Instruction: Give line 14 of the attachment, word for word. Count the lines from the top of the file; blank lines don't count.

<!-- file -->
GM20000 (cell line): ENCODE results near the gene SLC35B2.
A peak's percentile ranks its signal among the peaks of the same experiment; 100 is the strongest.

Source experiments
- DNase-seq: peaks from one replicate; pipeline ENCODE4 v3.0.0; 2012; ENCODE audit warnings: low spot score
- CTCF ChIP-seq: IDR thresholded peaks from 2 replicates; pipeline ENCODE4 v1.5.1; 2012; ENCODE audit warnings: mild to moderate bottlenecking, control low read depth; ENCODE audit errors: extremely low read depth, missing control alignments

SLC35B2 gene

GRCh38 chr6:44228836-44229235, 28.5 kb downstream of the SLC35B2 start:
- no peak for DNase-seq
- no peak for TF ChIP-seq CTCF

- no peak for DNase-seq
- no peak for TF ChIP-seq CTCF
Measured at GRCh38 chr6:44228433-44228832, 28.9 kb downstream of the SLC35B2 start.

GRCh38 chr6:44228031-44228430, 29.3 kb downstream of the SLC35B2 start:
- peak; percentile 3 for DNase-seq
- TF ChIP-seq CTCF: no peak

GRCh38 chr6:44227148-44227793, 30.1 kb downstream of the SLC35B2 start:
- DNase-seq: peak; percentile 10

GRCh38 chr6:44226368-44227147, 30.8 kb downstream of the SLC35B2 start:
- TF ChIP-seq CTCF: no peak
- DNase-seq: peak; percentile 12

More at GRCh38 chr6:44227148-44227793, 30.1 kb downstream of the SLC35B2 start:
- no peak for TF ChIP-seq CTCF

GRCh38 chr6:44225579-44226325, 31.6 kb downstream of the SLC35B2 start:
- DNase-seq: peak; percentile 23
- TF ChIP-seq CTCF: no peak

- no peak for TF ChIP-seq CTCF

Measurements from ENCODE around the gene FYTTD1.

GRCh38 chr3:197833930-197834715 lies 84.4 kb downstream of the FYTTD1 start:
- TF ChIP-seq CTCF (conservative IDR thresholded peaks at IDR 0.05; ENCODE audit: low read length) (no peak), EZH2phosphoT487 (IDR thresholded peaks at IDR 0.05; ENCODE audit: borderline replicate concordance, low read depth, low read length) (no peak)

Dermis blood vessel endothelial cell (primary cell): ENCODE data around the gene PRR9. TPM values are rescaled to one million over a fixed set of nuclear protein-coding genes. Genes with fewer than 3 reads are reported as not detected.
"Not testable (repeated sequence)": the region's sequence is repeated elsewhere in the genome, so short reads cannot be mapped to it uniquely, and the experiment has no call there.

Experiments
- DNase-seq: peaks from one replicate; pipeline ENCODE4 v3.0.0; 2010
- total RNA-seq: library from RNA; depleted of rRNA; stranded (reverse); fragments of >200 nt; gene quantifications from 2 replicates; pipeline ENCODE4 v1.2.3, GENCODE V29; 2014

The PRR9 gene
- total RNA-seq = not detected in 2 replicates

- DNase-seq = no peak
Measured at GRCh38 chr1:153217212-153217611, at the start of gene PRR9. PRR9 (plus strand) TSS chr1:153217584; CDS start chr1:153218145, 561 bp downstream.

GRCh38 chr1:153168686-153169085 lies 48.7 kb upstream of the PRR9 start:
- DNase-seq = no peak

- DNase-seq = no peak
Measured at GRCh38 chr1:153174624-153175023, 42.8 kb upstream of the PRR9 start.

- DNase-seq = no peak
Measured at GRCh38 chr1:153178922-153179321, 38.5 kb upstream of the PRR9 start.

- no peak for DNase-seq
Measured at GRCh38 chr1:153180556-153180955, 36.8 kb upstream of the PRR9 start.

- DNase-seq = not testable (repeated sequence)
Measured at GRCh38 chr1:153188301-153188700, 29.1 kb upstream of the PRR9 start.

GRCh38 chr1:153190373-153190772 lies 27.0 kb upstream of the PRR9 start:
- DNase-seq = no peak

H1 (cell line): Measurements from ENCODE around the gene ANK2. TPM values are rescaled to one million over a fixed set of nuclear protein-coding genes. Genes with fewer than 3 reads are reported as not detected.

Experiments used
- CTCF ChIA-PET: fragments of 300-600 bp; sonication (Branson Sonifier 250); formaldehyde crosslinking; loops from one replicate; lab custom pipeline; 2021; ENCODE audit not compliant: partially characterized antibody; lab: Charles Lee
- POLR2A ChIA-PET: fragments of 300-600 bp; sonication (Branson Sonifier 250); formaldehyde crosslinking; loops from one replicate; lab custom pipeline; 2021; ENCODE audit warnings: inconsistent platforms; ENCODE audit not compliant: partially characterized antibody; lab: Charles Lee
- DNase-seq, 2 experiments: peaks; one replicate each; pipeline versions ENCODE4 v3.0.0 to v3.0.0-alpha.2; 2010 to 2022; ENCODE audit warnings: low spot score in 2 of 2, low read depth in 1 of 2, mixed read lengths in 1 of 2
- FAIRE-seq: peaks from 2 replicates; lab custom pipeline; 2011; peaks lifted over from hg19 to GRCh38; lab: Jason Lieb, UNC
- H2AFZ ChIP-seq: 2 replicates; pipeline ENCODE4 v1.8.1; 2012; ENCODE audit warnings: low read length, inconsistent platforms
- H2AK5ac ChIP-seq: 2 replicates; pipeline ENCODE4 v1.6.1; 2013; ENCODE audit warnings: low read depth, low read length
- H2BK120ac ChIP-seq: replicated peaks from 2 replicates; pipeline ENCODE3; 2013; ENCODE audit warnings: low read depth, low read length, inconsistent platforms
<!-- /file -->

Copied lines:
- peak; percentile 3 for DNase-seq